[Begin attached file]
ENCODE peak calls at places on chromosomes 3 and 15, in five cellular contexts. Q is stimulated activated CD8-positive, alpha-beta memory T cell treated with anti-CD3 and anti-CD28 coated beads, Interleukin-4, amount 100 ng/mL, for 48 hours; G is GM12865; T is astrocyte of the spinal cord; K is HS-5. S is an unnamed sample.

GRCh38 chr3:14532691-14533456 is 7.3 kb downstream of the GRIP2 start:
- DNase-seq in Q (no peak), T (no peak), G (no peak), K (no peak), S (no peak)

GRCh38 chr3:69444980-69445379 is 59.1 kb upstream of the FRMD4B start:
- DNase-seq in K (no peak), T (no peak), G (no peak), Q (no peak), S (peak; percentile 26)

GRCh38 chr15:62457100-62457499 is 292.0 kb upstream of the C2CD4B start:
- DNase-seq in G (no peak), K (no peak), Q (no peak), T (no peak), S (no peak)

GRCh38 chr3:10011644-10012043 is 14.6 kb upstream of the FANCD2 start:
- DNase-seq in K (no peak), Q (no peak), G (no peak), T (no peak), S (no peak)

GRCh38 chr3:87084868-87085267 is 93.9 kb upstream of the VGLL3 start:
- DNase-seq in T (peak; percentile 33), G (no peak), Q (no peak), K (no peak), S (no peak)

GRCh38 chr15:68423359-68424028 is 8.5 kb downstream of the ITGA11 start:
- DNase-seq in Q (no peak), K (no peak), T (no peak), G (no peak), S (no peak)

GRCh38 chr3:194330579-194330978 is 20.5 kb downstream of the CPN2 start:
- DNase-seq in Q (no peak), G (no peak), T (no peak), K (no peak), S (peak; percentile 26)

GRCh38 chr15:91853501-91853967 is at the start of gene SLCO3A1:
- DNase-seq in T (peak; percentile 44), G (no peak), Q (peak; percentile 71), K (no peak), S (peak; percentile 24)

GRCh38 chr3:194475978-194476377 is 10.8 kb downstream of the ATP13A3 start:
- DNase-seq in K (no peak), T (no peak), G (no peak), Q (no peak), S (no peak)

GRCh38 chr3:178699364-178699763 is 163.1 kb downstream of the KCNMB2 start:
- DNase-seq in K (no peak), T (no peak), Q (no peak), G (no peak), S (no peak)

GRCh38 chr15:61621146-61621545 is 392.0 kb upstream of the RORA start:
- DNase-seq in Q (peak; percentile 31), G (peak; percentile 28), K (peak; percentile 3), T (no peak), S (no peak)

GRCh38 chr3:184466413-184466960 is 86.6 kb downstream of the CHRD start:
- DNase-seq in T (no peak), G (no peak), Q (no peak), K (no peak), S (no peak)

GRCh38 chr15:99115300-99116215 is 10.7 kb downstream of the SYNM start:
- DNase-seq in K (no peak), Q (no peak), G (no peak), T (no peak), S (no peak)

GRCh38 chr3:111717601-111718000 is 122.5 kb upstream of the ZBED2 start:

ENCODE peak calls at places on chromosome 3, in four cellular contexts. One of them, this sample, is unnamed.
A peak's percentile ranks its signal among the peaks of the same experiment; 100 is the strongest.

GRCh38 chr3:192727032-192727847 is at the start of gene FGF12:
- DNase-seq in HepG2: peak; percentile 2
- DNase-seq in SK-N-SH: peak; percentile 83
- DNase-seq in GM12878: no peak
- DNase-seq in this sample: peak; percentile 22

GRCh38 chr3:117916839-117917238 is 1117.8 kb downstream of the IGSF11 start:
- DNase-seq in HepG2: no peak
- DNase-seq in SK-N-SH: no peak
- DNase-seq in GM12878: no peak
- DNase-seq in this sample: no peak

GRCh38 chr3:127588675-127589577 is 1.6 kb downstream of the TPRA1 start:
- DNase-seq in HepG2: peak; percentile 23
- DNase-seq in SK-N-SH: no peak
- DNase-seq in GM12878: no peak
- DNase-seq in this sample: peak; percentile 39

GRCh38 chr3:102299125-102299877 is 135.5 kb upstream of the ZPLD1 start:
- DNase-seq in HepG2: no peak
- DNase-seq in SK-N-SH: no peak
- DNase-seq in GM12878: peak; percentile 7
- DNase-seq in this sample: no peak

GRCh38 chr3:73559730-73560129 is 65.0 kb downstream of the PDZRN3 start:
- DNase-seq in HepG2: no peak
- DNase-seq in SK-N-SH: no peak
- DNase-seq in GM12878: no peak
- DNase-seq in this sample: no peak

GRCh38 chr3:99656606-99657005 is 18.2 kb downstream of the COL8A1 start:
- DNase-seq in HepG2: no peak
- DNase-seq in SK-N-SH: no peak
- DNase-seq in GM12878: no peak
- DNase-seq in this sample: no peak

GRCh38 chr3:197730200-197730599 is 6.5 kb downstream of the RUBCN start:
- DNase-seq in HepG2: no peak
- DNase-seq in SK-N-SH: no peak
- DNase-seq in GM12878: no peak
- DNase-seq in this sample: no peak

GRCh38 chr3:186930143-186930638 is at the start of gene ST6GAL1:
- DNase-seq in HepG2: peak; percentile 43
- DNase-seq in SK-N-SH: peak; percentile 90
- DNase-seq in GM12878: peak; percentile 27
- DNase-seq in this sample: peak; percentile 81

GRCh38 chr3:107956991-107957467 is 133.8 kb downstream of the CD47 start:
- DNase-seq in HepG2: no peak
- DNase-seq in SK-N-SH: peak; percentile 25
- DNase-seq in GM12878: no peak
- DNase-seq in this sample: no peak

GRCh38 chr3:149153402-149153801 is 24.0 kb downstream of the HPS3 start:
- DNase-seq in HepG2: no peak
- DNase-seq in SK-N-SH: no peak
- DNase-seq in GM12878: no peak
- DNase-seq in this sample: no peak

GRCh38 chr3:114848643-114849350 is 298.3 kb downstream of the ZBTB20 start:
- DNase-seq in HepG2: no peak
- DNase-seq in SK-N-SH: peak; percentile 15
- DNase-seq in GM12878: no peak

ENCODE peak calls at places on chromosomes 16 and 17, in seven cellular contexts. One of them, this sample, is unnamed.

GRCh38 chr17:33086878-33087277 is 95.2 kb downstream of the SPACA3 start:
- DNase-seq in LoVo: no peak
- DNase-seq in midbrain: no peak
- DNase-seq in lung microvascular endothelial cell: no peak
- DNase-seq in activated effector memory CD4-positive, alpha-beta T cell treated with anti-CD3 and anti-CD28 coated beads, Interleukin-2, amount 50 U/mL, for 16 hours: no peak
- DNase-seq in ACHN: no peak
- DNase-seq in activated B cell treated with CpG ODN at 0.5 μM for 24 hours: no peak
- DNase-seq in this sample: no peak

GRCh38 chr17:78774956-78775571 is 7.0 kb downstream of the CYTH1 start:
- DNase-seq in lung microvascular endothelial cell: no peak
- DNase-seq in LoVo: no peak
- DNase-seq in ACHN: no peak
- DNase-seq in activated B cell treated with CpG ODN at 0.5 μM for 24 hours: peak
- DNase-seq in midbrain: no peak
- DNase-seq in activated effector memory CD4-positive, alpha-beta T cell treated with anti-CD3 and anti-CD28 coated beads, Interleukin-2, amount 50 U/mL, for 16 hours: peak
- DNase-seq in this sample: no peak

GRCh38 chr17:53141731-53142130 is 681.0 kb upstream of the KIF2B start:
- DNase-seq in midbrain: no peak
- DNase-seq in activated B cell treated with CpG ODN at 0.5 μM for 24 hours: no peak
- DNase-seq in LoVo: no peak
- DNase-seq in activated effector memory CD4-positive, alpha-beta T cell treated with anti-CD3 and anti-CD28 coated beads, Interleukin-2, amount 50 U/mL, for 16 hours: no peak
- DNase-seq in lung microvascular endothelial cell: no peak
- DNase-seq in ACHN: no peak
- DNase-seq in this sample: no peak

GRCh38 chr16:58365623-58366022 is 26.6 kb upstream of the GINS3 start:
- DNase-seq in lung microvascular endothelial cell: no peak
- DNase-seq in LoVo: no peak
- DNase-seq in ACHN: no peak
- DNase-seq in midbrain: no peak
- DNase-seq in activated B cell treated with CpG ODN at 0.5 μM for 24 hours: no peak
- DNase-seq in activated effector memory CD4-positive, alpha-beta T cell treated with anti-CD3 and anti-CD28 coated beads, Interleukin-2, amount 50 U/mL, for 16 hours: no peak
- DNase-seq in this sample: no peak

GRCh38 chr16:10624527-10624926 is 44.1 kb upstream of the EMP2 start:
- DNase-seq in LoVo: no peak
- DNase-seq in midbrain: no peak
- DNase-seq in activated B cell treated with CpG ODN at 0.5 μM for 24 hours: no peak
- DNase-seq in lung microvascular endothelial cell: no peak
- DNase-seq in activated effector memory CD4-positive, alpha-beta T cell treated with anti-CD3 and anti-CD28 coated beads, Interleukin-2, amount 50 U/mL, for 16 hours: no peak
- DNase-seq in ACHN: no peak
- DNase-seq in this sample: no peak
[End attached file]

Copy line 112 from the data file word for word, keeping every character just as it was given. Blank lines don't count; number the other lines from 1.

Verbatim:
- DNase-seq in LoVo: no peak